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Interview: Seb Bouin on His 430-foot Cave Route and the Future of Endurance Climbing

“If you knew nothing about the crag, you’d look at the line from the ground and be like ‘Wow. No. That’s totally crazy. I will never be able to do that.’ But when I knew the crag and the style and the kneebars and how to take down the rope, I was like ‘Yeah, it’s possible.’ ”

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Last week, in Flatanger, Norway, Seb Bouin established what may be the biggest single pitch of hard climbing ever done. At 430-feet long, his route, Nordic Marathon (5.15b/c), is the first of the Flatanger’s epically hard cave routes to proceed from the very bottom of the cave to the true summit of the wall. He says it’s unlikely to be the last.

Climbing caught up with Bouin to chat about his trip, his route, and his plans for harder linkups. Does 5.16a exist? Does 5.16b?

This interview has been edited for length and clarity.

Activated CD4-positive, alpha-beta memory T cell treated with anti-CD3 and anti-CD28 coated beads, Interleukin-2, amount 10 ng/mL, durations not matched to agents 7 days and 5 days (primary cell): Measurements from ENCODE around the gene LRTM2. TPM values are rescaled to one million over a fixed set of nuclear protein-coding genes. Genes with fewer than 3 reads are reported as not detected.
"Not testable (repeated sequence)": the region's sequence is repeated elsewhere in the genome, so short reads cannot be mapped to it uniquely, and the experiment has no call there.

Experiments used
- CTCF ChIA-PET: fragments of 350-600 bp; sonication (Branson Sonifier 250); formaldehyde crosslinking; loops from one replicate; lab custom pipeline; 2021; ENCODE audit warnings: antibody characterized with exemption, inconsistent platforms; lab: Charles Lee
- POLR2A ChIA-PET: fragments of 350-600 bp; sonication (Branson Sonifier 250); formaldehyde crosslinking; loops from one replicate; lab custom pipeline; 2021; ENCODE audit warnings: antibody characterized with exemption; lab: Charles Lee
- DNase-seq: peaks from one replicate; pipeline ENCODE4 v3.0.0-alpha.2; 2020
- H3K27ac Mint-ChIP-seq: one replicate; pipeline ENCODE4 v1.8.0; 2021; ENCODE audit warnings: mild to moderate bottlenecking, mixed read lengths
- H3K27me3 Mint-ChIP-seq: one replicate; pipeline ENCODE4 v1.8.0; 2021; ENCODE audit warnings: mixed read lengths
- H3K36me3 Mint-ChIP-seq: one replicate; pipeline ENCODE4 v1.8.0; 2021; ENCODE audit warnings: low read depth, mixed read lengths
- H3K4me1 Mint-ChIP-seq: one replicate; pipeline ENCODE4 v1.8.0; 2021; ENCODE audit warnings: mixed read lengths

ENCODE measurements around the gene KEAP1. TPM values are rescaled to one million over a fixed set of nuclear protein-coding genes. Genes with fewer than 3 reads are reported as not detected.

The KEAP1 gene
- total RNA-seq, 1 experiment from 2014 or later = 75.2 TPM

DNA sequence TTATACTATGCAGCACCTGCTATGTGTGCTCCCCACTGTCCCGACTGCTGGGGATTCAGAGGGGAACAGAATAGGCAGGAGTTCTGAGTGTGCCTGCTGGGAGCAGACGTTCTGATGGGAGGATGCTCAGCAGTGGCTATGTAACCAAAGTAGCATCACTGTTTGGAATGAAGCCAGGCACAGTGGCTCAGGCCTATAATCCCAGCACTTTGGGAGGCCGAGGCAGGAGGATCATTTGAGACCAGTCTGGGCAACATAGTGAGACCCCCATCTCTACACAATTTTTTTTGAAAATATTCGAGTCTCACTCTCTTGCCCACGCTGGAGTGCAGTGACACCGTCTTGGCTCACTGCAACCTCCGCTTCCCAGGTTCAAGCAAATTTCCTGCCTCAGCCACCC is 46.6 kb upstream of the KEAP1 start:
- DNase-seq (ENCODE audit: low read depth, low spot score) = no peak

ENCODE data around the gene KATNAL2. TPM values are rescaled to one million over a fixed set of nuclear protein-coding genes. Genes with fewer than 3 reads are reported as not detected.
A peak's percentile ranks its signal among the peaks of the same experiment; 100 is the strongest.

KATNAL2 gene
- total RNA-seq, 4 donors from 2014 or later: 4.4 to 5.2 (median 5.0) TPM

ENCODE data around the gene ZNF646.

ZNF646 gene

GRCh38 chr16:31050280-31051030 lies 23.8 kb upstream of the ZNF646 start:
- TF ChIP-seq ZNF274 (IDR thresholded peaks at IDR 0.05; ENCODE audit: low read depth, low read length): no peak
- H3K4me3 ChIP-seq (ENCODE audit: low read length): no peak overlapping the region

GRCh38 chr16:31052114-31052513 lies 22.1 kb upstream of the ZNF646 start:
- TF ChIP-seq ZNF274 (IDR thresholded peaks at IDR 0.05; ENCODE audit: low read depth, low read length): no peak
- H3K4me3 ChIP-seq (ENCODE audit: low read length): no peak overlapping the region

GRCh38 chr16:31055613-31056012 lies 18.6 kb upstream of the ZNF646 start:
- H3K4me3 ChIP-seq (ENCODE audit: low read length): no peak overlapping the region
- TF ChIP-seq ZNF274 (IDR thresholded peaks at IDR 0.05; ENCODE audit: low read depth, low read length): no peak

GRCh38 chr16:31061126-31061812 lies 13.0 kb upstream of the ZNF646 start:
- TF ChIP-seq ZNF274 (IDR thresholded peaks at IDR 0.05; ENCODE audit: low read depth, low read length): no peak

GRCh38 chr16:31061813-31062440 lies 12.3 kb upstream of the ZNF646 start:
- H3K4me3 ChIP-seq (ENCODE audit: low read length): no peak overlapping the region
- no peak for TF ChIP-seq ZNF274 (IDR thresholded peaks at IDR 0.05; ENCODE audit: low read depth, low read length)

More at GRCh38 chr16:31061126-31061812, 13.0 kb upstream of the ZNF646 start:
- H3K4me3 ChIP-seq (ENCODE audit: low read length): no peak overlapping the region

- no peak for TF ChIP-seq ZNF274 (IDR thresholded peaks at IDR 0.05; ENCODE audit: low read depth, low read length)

Seb Bouin Climbs New 5.15b/c in One Gigantic 430-foot Pitch


Climbing: How does Nordic Marathon break down?

Bouin: There are like 80 meters of roof climbing—not really a roof, but almost—but the route follows the ground so you’re only like 20 meters above the ground until the headwall, where the last 40 or 50 meters are vertical. The rope technique is the same as with Silence [Adam Ondra’s 5.15d] and Move [5.15b/c]. You lower down the rope once [pulling the rope through the draw, you lower a bite down to your belayer, who has run up the hill to belay from higher up] and then switch ropes once [untie from the rope and clip into a new one that has been left waiting at the midway anchor].